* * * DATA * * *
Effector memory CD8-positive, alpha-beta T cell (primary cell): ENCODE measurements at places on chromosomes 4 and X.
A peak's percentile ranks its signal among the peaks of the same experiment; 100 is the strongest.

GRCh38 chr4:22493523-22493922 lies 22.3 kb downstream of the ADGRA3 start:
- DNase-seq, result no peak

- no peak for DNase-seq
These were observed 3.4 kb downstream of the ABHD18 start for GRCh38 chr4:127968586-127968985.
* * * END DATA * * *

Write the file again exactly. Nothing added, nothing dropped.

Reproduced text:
Effector memory CD8-positive, alpha-beta T cell (primary cell): ENCODE measurements at places on chromosomes 4 and X.
A peak's percentile ranks its signal among the peaks of the same experiment; 100 is the strongest.

GRCh38 chr4:22493523-22493922 lies 22.3 kb downstream of the ADGRA3 start:
- DNase-seq, result no peak

- no peak for DNase-seq
These were observed 3.4 kb downstream of the ABHD18 start for GRCh38 chr4:127968586-127968985.